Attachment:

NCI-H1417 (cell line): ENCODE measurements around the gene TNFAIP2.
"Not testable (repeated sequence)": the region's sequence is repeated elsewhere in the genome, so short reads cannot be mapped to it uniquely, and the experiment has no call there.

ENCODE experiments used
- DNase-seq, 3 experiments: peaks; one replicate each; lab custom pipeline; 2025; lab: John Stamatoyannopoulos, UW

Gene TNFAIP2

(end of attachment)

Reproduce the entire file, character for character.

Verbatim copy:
NCI-H1417 (cell line): ENCODE measurements around the gene TNFAIP2.
"Not testable (repeated sequence)": the region's sequence is repeated elsewhere in the genome, so short reads cannot be mapped to it uniquely, and the experiment has no call there.

ENCODE experiments used
- DNase-seq, 3 experiments: peaks; one replicate each; lab custom pipeline; 2025; lab: John Stamatoyannopoulos, UW

Gene TNFAIP2